It was only when I quit eating refined carbohydrates that I was able to lose weight and keep it off.  I felt like I had discovered the secret to the universe and reveled in my increased health and decreasing waistline.  Unfortunately, I wasn’t able to sustain a diet that did not include processed foods when the rest of my world kept eating them.

I am now in the process of getting back into the game of learning to be healthy and eating in a way that produces health, vitality, and wellbeing.  I am clear that this means learning to okay with eating very differently than my colleagues, friends, and family.

I have spent years throwing up my hands in defeat and feeling like it was just too hard to change my habits.  But it is time to put my belief in the power of learning into action and learn my way to health.

There is so much more information about how food works in the body that wasn’t available even a few years ago.  I am finding that the more I immerse myself in the science of digestion and in the neural control of appetite, the more excited I am to develop a way of eating that does not include processed foods and is different than the way my friends eat.

There was a time when I couldn’t envision a future without ice cream.  Now, such a future is beginning to seem brighter than one with it—because I am recognizing the cost I am paying for that indulgence.


So what do the success of the Village School and my own struggles to develop healthy eating habits have to do with Secretary Perdue’s decision that we shouldn’t move forward with our mandate to ensure that the foods we provide to school children in America are actually good for them?

Both cases serve to highlight the power of learning and the power of culture to influence what goes into people’s mouths.  Eating is a highly social activity.  What we eat is usually strongly influenced (often at a subconscious level) by what those around us eat.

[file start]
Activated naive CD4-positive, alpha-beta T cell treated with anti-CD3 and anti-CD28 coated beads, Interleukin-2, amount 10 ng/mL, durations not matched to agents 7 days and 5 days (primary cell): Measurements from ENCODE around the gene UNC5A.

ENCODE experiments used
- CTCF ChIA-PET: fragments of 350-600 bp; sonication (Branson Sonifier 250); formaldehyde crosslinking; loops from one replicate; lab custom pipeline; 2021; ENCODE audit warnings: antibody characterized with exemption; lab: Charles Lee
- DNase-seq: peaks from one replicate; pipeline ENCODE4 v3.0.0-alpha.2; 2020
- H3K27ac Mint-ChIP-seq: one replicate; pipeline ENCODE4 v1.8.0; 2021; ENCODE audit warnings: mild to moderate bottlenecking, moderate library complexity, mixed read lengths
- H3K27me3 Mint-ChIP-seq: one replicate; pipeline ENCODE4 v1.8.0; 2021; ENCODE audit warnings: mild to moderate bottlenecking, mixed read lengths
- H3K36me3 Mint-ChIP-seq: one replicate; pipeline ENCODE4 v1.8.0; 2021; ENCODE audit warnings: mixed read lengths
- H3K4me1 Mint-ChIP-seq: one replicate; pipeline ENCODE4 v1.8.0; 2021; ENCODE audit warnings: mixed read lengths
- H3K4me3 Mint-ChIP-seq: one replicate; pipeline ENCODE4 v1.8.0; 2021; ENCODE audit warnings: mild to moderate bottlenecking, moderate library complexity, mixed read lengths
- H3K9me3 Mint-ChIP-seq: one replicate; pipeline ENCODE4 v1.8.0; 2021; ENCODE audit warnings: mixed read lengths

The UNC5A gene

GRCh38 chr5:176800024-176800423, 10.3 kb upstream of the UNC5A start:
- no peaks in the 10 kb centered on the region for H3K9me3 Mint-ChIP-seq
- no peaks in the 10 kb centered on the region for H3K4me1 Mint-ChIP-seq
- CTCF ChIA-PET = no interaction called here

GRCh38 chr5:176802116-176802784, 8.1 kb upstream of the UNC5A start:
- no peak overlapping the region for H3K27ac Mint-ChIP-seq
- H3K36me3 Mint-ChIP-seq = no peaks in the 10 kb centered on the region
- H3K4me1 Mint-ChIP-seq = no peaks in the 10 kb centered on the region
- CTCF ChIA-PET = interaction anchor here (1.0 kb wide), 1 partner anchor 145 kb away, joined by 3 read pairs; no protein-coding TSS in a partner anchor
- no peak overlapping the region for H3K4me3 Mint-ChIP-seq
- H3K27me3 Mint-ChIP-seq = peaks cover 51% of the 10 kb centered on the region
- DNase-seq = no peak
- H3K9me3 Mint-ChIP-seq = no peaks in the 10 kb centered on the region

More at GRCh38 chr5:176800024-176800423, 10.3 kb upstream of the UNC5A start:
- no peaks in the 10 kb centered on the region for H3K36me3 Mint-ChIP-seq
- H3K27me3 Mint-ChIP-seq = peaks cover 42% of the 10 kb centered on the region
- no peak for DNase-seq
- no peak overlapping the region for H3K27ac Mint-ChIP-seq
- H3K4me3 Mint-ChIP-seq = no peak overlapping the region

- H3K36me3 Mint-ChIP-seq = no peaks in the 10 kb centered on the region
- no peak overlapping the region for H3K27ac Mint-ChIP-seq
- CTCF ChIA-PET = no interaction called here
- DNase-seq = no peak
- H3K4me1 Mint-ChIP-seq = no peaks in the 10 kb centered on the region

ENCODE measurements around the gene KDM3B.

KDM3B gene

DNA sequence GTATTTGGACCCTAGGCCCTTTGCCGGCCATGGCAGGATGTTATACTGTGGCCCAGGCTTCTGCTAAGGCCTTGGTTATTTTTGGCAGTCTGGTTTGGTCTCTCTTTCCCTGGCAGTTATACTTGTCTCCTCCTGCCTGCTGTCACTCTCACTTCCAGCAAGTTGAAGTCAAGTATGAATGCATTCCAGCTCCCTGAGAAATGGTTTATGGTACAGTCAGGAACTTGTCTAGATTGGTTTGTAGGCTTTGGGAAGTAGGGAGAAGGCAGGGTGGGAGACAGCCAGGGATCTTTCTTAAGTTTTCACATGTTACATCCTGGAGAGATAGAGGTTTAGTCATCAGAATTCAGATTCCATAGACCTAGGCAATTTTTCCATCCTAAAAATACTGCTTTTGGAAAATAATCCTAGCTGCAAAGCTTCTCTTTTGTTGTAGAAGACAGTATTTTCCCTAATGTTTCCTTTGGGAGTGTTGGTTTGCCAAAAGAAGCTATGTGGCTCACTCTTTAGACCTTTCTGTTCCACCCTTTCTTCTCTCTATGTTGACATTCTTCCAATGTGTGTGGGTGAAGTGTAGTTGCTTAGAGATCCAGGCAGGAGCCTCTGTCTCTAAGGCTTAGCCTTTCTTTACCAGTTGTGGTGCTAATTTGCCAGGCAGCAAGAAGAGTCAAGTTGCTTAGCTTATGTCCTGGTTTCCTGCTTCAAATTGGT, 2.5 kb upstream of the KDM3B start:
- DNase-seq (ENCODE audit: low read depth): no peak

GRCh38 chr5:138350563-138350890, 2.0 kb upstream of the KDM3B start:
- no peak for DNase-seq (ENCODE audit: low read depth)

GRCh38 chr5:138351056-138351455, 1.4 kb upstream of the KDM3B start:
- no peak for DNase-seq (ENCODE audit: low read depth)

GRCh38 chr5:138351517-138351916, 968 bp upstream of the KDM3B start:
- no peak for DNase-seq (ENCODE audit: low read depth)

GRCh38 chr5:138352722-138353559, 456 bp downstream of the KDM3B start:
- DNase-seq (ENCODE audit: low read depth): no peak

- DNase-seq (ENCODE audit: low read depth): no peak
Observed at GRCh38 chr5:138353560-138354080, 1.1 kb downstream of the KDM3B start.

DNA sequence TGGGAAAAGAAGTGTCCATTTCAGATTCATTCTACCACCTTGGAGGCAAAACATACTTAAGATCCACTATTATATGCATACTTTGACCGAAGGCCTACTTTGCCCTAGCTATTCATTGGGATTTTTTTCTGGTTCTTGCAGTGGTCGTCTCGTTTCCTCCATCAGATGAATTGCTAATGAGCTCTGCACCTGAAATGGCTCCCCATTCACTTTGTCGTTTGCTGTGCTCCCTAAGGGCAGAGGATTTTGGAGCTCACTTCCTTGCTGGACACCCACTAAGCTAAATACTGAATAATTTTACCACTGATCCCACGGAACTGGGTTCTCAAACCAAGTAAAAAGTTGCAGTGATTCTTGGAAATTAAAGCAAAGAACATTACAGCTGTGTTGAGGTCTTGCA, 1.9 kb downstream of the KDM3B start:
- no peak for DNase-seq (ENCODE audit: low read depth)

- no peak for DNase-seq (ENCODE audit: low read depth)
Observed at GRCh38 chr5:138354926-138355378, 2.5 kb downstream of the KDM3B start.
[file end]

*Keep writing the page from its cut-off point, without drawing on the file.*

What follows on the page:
You cannot mandate good food choices.  Simply telling people to eat better doesn’t usually work.  It certainly did not work for me. 

But that doesn’t mean we just give up and let the food industry have full sway in our school cafeterias.  Instead, we can empower our school communities to continue engaging in the process of attempt-fail-analyze-adjust-and attempt again in a journey to creating cultures that value health over convenience.

The Village School accomplished this through bringing the whole school community on board in their process to develop their school lunch program.

I am accomplishing it through educating myself and conducting experiments in my own life to determine what actually works and what eating habits I can sustain long-term.

If the government says that schools are not mandated to provide healthy foods for their students, then it is time for school communities and leadership teams to take up the baton and work as professional learning communities to figure out how to help students develop the knowledge and life skills to take charge of their health and make life-sustaining choices for themselves.